Wednesday, April 25, 2007

Sicilian Defense
Grand Prix Variation
I've come to this position in my recent attempt to familiarize myself with the black side of the Sicilian Defense. Here's a typical position in the Sicilian where black and white attack on opposite sides of the board. White had just played 24. f5, obviously seeking complications via f6 and also hanging the g pawn in exchange for an open g file.
As theory dictates, black must play aggressively in the queenside especially in this case where white castled long. So, I battered white's position with 24... b5. Just what the doctor ordered! Play went on 25. g4 b4. I considered 25... bc 26. dc immediately opening the b file but it also means that the bishop on e4 can aid in the defense of the queenside. Play continued with 26. ab cb and now the threat of 27... b3 trapping the knight is very real.
I forgot who said it first, but one principle in chess is that when you continually apply pressure on your opponent he will make a mistake somewhere along the line. No pressure, no mistake. Keep creating problems for your opponent to solve, and he will ultimately crack. Such is the case with 27. na1? This is just an outright blunder, a lapse in judgment that was probably triggered by the threat of b3. White's defense collapsed like a house of cards after 27... qa1+ 28. kd2 qb2+ 29. kd1 ba4#.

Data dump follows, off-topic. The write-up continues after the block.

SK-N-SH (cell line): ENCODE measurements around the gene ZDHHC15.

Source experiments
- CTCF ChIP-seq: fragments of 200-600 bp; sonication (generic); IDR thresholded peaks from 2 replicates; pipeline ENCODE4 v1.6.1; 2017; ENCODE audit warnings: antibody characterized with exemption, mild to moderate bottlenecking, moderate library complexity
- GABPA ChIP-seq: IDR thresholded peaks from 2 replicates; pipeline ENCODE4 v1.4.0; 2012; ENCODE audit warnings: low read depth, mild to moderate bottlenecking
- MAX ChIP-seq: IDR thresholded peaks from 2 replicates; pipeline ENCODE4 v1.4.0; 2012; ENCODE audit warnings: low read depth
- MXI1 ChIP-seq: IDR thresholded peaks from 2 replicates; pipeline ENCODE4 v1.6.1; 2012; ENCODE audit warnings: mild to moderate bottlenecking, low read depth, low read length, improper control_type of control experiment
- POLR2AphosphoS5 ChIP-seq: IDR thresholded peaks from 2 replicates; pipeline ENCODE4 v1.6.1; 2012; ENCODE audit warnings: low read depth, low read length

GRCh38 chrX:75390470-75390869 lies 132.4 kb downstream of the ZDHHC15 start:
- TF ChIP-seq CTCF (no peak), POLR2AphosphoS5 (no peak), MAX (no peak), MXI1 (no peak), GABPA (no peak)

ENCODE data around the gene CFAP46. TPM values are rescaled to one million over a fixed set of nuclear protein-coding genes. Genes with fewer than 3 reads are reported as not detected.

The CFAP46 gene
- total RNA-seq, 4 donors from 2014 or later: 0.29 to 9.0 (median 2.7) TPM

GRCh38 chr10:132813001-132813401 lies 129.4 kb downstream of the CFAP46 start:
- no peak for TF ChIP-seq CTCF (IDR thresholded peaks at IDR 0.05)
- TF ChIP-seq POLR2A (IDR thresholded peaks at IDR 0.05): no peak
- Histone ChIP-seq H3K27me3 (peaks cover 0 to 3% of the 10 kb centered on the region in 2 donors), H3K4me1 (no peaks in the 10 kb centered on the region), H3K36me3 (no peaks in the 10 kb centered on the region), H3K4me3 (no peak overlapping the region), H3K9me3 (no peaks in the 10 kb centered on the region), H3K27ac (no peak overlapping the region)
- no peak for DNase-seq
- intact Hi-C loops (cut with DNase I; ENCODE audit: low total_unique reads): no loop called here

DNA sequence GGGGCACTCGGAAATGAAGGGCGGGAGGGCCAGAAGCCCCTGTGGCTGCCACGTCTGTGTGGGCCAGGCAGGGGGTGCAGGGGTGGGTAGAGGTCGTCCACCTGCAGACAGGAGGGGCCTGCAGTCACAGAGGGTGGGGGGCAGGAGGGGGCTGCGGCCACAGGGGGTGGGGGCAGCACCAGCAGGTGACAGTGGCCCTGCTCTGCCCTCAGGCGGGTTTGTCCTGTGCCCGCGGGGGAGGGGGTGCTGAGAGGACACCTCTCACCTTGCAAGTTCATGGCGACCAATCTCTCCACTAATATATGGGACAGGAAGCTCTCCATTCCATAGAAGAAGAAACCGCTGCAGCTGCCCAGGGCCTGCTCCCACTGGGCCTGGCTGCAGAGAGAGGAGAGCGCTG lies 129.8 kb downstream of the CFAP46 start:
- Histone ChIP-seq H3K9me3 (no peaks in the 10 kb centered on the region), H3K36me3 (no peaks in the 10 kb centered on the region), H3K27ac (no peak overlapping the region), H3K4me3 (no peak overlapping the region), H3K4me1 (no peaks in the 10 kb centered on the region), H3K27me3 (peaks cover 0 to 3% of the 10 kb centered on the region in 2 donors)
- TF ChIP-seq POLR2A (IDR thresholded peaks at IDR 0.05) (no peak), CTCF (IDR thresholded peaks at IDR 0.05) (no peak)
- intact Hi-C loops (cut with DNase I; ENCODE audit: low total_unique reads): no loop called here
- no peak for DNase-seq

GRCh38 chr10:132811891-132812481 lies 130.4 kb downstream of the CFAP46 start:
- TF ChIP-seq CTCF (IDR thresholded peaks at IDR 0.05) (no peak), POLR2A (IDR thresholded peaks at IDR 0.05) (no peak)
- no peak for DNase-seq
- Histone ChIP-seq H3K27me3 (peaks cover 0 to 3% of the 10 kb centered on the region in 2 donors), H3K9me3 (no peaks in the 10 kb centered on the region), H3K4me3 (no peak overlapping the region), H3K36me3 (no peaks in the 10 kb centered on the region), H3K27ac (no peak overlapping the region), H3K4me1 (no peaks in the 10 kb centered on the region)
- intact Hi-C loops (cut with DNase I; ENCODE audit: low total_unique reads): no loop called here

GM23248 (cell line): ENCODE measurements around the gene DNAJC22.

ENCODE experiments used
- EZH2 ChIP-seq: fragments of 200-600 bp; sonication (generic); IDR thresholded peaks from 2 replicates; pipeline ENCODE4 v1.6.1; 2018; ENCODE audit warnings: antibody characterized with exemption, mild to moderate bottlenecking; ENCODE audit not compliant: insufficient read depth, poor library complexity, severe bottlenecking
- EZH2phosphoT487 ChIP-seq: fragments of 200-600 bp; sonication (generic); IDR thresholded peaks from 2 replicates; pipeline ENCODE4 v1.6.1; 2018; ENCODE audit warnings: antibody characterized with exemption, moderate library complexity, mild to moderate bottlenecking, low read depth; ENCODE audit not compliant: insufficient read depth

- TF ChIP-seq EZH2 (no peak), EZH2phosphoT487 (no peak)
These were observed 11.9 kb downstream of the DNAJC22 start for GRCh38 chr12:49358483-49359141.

Going back a few moves to the beginning of black's attack in the queenside, Fritz4 suggested that after 24... b5, white could have played 25. bd5 re1 26. qe1 qe1 27. ne1 bg3 with a fighting chance left to him in the kingside.


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